A new requirement for drilling setbacks 2,000 feet from homes is one of a number of major new rules expected to take effect Jan. 1, after unanimous preliminary approval Monday by the Colorado Oil and Gas Conservation Commission.
The commission isn’t expected to undertake a final vote on the measures until November, to allow for minor revisions to conform with further regulatory rewrites required by Senate Bill 181, passed in 2019.
That measure required numerous changes in how both the oil and gas conservation commission and Air Quality Control Commission regulate oil and gas development.
While the oil and gas group previously approved some new rules based on S.B 181, the measures it approved Monday represent the first aimed at the heart of the new law, which required the commission to change its mission to prioritizing protection of public health, safety, welfare, the environment and wildlife over fostering of oil and gas development.
Some of the new measures the commission preliminarily approved Monday include:
n adopting requirements for analyzing alternative locations for oil and gas facilities and cumulative impacts of development.
n greatly widening the scope of who has legal standing to participate in commission hearings, to include any adversely affected or aggrieved party.
n adding language intended to consider impacts to disproportionately impacted communities.
n providing for increased collaboration between the state and local governments in oil and gas regulation, while reserving final authority for the commission when it comes to protecting the public, environment and wildlife.
Jeff Robbins, commission chair, said in a media conference call Monday that in large part there was a lot of consensus reached among stakeholders on the regulations the commission approved.
The setbacks are a particularly notable exception to that consensus, however.
The agency’s staff had recommended a 500-foot minimum setback from homes, which is generally consistent with what occurs now, with a 1,500-foot setback from 10 or more homes or any high-occupancy building.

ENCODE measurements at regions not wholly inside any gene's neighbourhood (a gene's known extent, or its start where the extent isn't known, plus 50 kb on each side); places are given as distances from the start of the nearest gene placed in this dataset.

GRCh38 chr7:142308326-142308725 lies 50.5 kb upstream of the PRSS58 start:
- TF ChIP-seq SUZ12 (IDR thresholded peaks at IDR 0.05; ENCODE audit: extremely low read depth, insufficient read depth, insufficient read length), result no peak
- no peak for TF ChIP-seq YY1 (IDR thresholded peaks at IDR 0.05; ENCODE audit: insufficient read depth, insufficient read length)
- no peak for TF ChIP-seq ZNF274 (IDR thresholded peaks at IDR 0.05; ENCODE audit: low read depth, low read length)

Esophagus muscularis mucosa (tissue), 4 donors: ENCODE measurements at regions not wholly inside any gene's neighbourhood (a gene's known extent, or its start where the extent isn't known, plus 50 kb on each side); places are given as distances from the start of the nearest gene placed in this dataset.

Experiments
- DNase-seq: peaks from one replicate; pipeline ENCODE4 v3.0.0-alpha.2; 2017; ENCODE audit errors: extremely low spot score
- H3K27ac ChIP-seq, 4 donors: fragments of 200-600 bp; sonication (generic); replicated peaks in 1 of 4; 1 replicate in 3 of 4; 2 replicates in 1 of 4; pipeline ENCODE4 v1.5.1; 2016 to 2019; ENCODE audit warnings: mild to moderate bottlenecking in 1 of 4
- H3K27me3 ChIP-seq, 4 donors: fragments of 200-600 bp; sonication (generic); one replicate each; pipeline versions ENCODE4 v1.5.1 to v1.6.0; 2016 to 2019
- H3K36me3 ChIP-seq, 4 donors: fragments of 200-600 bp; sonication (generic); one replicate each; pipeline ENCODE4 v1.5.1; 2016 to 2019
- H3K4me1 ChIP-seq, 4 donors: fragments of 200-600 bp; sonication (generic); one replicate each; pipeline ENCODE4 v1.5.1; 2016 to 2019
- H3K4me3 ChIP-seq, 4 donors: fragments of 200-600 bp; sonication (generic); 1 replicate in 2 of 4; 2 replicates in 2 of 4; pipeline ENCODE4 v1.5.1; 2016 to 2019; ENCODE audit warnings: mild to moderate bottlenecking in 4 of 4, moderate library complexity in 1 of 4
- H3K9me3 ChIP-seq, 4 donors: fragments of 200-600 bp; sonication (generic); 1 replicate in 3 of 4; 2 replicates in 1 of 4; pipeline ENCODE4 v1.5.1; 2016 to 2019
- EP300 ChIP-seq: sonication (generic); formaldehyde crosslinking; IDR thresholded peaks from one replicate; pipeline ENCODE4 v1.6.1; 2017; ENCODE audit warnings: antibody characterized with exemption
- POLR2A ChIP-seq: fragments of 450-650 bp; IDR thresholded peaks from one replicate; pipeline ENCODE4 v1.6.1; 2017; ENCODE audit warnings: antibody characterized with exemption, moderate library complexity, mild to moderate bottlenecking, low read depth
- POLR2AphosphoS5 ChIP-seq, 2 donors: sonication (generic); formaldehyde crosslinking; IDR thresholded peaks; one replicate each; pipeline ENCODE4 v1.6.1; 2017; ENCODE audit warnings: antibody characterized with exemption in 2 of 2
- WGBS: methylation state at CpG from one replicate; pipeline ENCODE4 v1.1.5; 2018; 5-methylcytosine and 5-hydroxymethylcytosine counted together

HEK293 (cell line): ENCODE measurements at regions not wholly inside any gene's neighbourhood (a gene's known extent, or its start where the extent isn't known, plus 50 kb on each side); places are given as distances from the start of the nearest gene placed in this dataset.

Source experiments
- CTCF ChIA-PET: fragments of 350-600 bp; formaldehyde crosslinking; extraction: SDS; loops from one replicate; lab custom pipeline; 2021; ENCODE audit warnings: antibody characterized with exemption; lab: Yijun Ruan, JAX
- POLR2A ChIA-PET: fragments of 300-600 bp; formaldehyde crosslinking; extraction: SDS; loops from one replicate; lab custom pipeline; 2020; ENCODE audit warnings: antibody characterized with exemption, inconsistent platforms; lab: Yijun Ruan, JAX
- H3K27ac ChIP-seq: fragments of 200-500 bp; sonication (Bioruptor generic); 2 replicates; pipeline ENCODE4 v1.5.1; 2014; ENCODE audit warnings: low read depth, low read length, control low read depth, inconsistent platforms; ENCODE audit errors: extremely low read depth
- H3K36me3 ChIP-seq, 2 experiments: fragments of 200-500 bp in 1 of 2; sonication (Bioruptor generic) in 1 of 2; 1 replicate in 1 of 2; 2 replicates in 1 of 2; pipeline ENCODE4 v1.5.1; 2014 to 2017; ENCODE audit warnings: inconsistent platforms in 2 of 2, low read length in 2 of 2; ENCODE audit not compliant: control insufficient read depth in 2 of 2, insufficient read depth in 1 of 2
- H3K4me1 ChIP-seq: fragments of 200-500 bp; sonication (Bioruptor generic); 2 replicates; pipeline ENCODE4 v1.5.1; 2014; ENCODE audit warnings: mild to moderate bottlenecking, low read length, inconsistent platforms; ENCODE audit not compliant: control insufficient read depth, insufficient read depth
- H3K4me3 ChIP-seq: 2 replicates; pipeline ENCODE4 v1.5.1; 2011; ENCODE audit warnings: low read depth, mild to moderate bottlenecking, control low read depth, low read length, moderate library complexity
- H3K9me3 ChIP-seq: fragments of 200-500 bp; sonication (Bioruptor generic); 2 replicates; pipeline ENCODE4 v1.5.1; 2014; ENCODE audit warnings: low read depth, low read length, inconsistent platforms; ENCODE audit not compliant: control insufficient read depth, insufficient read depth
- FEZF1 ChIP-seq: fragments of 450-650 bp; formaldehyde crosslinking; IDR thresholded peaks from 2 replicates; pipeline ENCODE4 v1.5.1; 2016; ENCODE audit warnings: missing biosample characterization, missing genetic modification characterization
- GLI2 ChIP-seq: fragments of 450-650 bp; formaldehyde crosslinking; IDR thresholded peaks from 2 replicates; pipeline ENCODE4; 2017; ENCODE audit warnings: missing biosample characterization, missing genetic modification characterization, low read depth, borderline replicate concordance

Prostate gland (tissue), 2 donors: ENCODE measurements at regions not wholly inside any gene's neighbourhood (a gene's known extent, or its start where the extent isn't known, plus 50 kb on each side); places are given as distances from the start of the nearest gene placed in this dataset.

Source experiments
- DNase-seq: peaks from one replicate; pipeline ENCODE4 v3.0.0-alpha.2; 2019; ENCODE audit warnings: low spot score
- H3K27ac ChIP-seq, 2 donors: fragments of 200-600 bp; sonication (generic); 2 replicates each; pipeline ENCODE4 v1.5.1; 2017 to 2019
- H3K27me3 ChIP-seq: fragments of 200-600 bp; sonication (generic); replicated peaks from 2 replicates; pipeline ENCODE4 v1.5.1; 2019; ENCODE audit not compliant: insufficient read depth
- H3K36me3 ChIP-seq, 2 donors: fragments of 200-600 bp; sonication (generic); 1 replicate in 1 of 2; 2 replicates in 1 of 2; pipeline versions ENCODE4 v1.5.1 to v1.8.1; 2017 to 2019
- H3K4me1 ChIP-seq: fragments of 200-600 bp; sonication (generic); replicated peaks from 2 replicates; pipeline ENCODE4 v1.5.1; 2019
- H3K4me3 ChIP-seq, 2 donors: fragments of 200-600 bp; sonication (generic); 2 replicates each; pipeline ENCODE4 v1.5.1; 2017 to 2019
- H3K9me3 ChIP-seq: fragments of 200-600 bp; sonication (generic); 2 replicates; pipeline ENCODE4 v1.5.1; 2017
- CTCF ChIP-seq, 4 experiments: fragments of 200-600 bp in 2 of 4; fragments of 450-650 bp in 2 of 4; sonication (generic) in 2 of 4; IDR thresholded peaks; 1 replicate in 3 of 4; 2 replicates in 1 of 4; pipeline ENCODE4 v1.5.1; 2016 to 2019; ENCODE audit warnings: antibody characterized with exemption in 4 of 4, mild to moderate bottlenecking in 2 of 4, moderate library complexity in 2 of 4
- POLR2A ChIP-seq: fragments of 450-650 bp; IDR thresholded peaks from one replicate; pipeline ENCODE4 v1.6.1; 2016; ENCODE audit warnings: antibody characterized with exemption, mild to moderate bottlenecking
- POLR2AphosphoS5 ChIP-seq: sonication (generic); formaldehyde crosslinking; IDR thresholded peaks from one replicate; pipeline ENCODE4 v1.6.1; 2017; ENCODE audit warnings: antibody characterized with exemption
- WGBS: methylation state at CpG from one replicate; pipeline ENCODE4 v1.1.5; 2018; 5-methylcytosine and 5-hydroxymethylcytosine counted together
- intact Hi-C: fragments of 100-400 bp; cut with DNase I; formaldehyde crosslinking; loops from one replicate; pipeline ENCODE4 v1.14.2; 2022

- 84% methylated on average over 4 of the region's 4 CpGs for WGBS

But commissioners decided a greater distance was needed to protect the public.
The 2,000-foot buffer is supported by groups such as the Western Colorado Alliance, based in Grand Junction.
Entities such as Garfield County and the West Slope Colorado Oil and Gas Association worry that it will make a lot of oil and gas inaccessible to development.
The Colorado Cattlemen’s Association has raised concerns that it will impact royalty revenues relied upon by farmers and ranchers with mineral rights, and the new requirement could face a challenge in court.
The commission’s new regulations include what it is calling off-ramps, or conditions under which the commission will consider variances allowing facilities closer to homes than 2,000 feet.
Among these are when affected homeowners or tenants provide waivers, and where things such as topography and the operations that will occur provide substantially equivalent protections to a standard setback.
“We … believe that we’ve created sufficient off-ramps so that minerals will continue to be developed within the state of Colorado,” Robbins said.
Chelsie Miera, executive director of West Slope oil and gas association, said those off-ramps don’t offer a clear path for getting a permit.
“If you have off-ramps, why even have the quote/unquote setback?” she added.
She agrees that there was good consensus-building for other rules the commission passed Monday, and feels that process was abandoned when it came to setbacks.
She said the setbacks in effect will be even greater — around 2,200 to 2,400 feet — because they’re now to be measured from a well pad’s edge rather than from the wells.
Miera believes the new setbacks’ impacts are going to be amplified when the commission proceeds in coming weeks with considering setbacks from riparian areas and protection of high-priority wildlife areas.
She worries about the possible impacts to local oil and gas workers and their families from resulting limits on drillings.
“They’re easily overlooked as part of this conversation,” she said.
Leslie Robinson, chair of the Grand Valley Citizens Alliance in Garfield County, welcomed Monday’s preliminary approvals by the Colorado Oil and Gas Conservation Commission.
“We’ve worked hard to get improvements in the regulations that protect health and safety, and a lot of Battlement Mesa people suffered from the consequences of no rules and regulations, or very few. I’m just excited to hear that the COGCC favored the comments that we made and the arguments that we made, and supported our vision for new regulations for oil and gas in Colorado,” she said.
The Colorado Supreme Court previously had ruled against the alliance in a case in which it challenged the oil and gas commission’s current limits on who has standing to participate in commission hearings.
Robinson said standing is important because a landowner with mineral rights can negotiate with a company over where to locate a well pad, while a neighbor more impacted by that location has lacked standing to be heard in commission proceedings.